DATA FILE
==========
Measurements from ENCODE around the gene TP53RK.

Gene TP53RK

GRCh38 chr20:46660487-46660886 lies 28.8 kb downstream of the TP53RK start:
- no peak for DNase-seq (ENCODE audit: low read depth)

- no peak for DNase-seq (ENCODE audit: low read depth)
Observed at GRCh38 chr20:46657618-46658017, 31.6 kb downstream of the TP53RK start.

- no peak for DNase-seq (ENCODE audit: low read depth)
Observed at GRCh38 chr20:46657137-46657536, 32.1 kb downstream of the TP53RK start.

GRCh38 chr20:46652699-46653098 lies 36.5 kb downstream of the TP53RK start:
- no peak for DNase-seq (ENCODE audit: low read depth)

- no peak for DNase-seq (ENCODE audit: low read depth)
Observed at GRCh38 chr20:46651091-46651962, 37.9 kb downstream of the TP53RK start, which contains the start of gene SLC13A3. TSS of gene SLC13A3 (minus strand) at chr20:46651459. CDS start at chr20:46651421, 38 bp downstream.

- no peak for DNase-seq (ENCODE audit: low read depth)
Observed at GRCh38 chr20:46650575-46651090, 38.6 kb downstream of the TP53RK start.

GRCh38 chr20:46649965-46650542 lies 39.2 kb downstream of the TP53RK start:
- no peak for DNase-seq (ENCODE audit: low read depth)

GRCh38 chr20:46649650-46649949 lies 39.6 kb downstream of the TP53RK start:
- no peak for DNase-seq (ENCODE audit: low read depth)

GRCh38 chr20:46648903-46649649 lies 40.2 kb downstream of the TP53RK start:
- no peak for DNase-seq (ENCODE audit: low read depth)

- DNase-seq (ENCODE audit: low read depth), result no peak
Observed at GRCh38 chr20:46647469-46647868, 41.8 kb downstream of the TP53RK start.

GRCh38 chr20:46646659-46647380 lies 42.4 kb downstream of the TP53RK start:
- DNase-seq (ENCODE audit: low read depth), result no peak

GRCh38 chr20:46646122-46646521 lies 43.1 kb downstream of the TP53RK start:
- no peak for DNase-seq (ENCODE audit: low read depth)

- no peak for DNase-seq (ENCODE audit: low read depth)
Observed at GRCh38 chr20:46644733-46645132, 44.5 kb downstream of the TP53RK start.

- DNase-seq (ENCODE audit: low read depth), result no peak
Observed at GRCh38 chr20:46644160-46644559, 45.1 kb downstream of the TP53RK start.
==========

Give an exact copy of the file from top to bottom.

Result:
Measurements from ENCODE around the gene TP53RK.

Gene TP53RK

GRCh38 chr20:46660487-46660886 lies 28.8 kb downstream of the TP53RK start:
- no peak for DNase-seq (ENCODE audit: low read depth)

- no peak for DNase-seq (ENCODE audit: low read depth)
Observed at GRCh38 chr20:46657618-46658017, 31.6 kb downstream of the TP53RK start.

- no peak for DNase-seq (ENCODE audit: low read depth)
Observed at GRCh38 chr20:46657137-46657536, 32.1 kb downstream of the TP53RK start.

GRCh38 chr20:46652699-46653098 lies 36.5 kb downstream of the TP53RK start:
- no peak for DNase-seq (ENCODE audit: low read depth)

- no peak for DNase-seq (ENCODE audit: low read depth)
Observed at GRCh38 chr20:46651091-46651962, 37.9 kb downstream of the TP53RK start, which contains the start of gene SLC13A3. TSS of gene SLC13A3 (minus strand) at chr20:46651459. CDS start at chr20:46651421, 38 bp downstream.

- no peak for DNase-seq (ENCODE audit: low read depth)
Observed at GRCh38 chr20:46650575-46651090, 38.6 kb downstream of the TP53RK start.

GRCh38 chr20:46649965-46650542 lies 39.2 kb downstream of the TP53RK start:
- no peak for DNase-seq (ENCODE audit: low read depth)

GRCh38 chr20:46649650-46649949 lies 39.6 kb downstream of the TP53RK start:
- no peak for DNase-seq (ENCODE audit: low read depth)

GRCh38 chr20:46648903-46649649 lies 40.2 kb downstream of the TP53RK start:
- no peak for DNase-seq (ENCODE audit: low read depth)

- DNase-seq (ENCODE audit: low read depth), result no peak
Observed at GRCh38 chr20:46647469-46647868, 41.8 kb downstream of the TP53RK start.

GRCh38 chr20:46646659-46647380 lies 42.4 kb downstream of the TP53RK start:
- DNase-seq (ENCODE audit: low read depth), result no peak

GRCh38 chr20:46646122-46646521 lies 43.1 kb downstream of the TP53RK start:
- no peak for DNase-seq (ENCODE audit: low read depth)

- no peak for DNase-seq (ENCODE audit: low read depth)
Observed at GRCh38 chr20:46644733-46645132, 44.5 kb downstream of the TP53RK start.

- DNase-seq (ENCODE audit: low read depth), result no peak
Observed at GRCh38 chr20:46644160-46644559, 45.1 kb downstream of the TP53RK start.